As brand mania reaches new heights the new logotypes of luxury brands become ever more remarkable in their blandness
The typographically and sartorially inclined cannot have failed to notice an austere turn in fashion logos. In 2018, luxury houses Celine, Balmain and Burberry stripped their logos of heritage accoutrements. Celine dropped the French acute accent over the first ‘e’; Balmain dismissed its inline; Burberry gave its equestrian knight its marching orders. This wave of redesigns really began in 2012 when fashion designer Hedi Slimane marked his arrival as creative director of Yves Saint Laurent demonstrating no anxiety of influence at all. He quickly announced the name of the eponymous fashion house would henceforth be referred to by surname only – like a school chum. Furthermore, he demoted the monogram often mentioned in hallowed tones by graphic designers: the vertically and diagonally offset uppercase ‘Y’ and ‘L’ bound together by a serpentine ‘S’ – neither serif nor sans serif, neither roman nor italic – the late-career masterpiece designed by A. M. Cassandre. In its place would be a logotype much less intricate or dynamic: a customised version of all caps Helvetica Bold snugly kerned and stating the obvious.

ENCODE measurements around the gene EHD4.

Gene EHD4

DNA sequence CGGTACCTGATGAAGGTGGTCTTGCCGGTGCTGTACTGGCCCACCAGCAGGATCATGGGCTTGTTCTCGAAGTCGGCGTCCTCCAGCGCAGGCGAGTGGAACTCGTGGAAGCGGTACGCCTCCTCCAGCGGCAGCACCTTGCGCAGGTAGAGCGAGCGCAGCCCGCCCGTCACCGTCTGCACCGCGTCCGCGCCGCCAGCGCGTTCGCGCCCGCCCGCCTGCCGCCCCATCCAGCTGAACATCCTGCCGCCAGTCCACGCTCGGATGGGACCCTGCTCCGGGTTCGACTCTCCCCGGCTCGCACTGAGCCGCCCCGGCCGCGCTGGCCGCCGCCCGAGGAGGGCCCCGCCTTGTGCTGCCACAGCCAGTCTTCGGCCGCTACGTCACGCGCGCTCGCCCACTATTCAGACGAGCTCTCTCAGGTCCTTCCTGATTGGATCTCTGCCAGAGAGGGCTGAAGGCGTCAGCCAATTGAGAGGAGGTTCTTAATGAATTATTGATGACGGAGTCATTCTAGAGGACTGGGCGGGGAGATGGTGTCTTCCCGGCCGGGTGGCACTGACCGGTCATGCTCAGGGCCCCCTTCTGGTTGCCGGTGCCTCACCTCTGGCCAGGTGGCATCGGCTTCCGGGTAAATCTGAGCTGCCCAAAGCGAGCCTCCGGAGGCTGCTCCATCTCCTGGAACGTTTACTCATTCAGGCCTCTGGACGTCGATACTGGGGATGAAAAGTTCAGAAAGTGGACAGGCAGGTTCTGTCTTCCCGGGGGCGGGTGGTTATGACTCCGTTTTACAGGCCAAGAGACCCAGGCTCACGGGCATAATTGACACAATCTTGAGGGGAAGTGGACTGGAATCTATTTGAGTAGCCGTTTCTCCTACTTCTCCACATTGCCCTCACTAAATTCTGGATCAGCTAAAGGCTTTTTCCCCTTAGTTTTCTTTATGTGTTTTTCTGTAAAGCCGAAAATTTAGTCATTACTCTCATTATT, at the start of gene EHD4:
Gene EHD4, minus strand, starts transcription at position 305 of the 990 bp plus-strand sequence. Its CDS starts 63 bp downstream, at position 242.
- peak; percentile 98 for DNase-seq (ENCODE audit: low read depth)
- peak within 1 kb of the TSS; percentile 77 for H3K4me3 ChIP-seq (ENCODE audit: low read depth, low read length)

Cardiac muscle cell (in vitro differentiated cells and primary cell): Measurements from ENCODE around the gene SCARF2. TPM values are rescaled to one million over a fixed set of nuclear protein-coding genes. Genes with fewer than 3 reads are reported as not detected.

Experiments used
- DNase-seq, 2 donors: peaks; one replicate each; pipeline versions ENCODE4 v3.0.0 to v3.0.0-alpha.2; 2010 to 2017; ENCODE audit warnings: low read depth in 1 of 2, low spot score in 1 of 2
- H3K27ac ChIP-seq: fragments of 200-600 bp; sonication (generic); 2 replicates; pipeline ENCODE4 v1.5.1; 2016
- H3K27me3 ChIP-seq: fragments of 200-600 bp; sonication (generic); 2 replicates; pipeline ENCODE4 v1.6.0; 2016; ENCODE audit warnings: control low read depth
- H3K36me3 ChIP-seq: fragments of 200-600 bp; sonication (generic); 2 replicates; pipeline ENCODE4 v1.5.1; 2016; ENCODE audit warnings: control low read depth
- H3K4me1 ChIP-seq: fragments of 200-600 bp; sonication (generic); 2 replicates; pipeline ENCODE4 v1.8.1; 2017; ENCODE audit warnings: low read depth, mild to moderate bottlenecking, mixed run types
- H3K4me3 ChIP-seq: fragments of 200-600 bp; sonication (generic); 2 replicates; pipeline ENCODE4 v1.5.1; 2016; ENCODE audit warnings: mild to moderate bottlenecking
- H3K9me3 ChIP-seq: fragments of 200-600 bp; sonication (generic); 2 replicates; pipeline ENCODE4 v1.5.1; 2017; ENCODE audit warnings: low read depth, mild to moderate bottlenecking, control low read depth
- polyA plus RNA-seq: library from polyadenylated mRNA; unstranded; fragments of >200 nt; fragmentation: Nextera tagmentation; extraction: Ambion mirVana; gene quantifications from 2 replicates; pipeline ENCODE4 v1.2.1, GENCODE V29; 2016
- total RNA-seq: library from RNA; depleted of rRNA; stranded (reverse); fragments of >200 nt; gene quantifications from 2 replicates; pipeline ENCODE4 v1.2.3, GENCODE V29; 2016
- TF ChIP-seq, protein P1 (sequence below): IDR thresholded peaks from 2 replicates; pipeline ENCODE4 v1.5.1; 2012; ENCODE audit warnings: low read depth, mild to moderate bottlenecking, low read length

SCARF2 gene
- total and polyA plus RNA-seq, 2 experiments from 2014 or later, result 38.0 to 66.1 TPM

Redesigns of logotypes for both Yves Saint Laurent in 2012 and Céline in 2018, under the creative direction of Hedi Slimane, claim a return to 1960s typography and the International Style.
Top. In 2018, Fendi, under creative director Karl Lagerfeld, collaborated with illustrator Hey Reilly to redraw its logo in the style of the split ‘F’ bubble typeface first used by Italian sportswear brand Fila in 1973.
Top. Spread from Eye 99.
Elizabeth Glickfeld, design writer, editor of Dirty Furniture magazine, London
Read the full version in Eye no. 99 vol. 25, 2019
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